There was a recent example-not hypothetical-of a shooting at a gasoline station in West Little Rock. A person nearby with a concealed weapon decided to take out his handgun and fire it, no doubt with the intent to be helpful, but this person's bullet hit the wrong car. (Anderson, 2013)
Questioning the actual depth of the training to receive a concealed gun permit might be raised from an insurance perspective. A law professor noted the dubious level of training she went through to receive a concealed gun permit:
You can have little-to-no- knowledge about a firearm and obtain a [Concealed Handgun License]. To prove this point, I applied for a [license], in Texas, having never touched a handgun in my life. In fact, I did not even own one. Despite knowing very little about a firearm, including how to load or fire one, I passed the multiple-choice and shooting proficiency tests required to obtain a [license]. In Mississippi, a person need only pass a criminal background check, ‘Vouch' that they do not suffer from substance abuse or mental illness, and pay a fee to obtain a [license]. No gun-handling or safety class is required. (Lewis, 2011, p. 9)
While universities may have security committees that address all aspects of security on campus, from lighting to locks on dorm entrances to call boxes for emergencies, would administrators, faculty, and students with concealed guns be required to be addressed by such a committee? The above quote raises serious concerns about how well trained individuals are to actually react with a gun in situations where they face live fire. In Texas, a police officer was fired after he shot at a fleeing suspect in a car chase 41 times. The suspect died after being hit three times, with 38 bullets landing elsewhere. The officer, a seven-year veteran, said he feared for his life (CBSNews.com, 2013). In New York City, police training changed after the Columbine High School shootings in April 1999. A former chief with the New York City police department said, "Training, from the brass on down, was, ‘Slow down when you get to these scenes. Don't rush in. We'll talk them out.' That all changed after Columbine" (Wilson, 2012). The SWAT team in Littleton, Colorado, was seen as moving too slowly through Columbine High School. What type of liability would universities be held to if they failed to address guns on campus? Would administrators, faculty, and students with guns be required to receive some regular training - beyond the basics required to obtain a concealed gun license - imposed by insurance standards? (Binder, 2008). In the aftermath of the Virginia Tech shootings, the university made significant changes regarding its mental health evaluation of students, public safety, and emergency alert system. All told, one report estimated the cost, not just to the university but to the state of Virginia and to taxpayers, as approximately $48.2 million (Green & Cooper, 2012). Assuming public universities might need to undertake certain precautions before guns are on campus, not after a tragedy, the degree and depth of those actions might be determined by what university insurers would require.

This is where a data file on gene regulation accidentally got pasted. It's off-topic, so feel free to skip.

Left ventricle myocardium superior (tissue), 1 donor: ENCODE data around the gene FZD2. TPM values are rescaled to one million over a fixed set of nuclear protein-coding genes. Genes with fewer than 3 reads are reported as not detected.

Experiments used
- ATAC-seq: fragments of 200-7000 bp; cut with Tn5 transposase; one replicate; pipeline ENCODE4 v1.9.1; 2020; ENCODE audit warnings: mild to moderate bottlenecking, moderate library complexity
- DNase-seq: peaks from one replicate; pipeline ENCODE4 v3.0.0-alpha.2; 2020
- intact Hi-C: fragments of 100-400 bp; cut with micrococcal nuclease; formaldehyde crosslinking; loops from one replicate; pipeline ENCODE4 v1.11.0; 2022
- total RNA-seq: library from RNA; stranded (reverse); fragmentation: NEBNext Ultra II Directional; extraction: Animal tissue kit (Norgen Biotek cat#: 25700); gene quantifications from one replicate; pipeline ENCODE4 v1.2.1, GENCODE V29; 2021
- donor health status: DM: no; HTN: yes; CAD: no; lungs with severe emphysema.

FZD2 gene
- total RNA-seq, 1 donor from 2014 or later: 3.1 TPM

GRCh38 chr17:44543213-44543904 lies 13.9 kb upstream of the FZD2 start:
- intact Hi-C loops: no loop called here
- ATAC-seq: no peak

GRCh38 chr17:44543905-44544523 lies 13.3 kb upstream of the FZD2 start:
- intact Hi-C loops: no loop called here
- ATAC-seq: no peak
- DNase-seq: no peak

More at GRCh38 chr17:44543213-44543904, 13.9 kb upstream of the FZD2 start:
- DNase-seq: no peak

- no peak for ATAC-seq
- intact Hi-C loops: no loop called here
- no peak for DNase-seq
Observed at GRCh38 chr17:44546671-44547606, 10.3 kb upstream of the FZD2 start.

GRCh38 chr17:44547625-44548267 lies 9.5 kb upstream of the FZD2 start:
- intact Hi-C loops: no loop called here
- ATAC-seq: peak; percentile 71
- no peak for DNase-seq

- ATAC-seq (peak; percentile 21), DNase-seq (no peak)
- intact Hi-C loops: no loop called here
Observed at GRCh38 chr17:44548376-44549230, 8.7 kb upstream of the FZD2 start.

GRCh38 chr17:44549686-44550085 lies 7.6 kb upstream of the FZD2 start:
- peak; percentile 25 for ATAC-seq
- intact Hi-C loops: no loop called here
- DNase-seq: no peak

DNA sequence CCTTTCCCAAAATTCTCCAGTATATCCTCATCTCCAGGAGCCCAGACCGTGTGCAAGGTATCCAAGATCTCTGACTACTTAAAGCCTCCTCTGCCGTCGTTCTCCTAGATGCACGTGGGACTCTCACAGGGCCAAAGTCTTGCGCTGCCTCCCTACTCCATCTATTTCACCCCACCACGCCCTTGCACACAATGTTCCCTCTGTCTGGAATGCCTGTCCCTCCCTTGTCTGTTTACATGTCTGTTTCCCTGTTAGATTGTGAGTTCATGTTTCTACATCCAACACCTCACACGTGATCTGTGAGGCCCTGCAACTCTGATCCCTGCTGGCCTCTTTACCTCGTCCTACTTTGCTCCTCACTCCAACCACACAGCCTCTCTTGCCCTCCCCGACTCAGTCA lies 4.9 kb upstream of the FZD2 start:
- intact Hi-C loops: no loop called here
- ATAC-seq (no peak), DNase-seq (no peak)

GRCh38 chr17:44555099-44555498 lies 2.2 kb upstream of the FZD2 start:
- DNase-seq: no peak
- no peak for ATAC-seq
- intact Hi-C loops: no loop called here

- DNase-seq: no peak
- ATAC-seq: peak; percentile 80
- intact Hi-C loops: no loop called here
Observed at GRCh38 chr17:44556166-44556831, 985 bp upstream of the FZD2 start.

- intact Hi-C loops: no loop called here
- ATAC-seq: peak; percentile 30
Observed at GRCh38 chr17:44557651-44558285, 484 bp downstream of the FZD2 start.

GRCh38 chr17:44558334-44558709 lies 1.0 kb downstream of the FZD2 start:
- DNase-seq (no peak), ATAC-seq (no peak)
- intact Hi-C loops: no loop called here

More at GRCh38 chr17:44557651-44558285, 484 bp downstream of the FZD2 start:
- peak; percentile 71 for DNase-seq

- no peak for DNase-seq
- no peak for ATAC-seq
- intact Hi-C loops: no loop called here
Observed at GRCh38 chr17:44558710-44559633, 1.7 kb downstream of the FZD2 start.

The conflict between perceived Second Amendment rights, in their broadest sense, and insurance standards is a possibility. Ironically, while extreme supporters of the Second Amendment might be thinking in terms of guns as protection from potential threats to themselves and maybe others, insurance companies might be approaching them as an insurance risk. Here is where the push to allow guns on campus, whether by administrators, teachers, students, or just those passing through, can lead to unintended consequences: The insurance perspective. The reason for this, say, reverse thinking is because of something known as premises liability. The thinking behind this is: "If you let guns onto your campus, then you could reasonably foresee that they would go off by accident" (Shaikh, 2011). Usually this might be associated with someone slipping or falling, but a standard applied in court cases is the foreseeability of an accident or injury. Does a university then warn students and visitors of the presence of guns on campus?
The range of legal - if not Constitutional - issues that exist to complicate guns on campus is only beginning.The Opinion of the Court and Thomas's quotations are from his concurrent opinion. Also useful to read are: Durst,The Opinion of the Court and Thomas's quotations are from his concurrent opinion. Also useful to read are: Durst, D. C. (2011). Justice Clarence Thomas's interpretation of the privileges or immunities clause: McDonald v. City of Chicago and the future of the Fourteenth Amendment. University of Toledo Law Review, (42)4. No hyperlink is provided for this article. See also: Blackman, J., & Shapiro, I. (2009). Keeping Pandora ‘s box sealed: Privileges or immunities, The Constitution in 2020, and properly extending the right to keep and bear arms to the states. The Georgetown Journal of Law & Public Policy, (8)1, 1-90. Retrieved from http://papers.ssrn.com/sol3/papers.cfm?abstract_id=1503583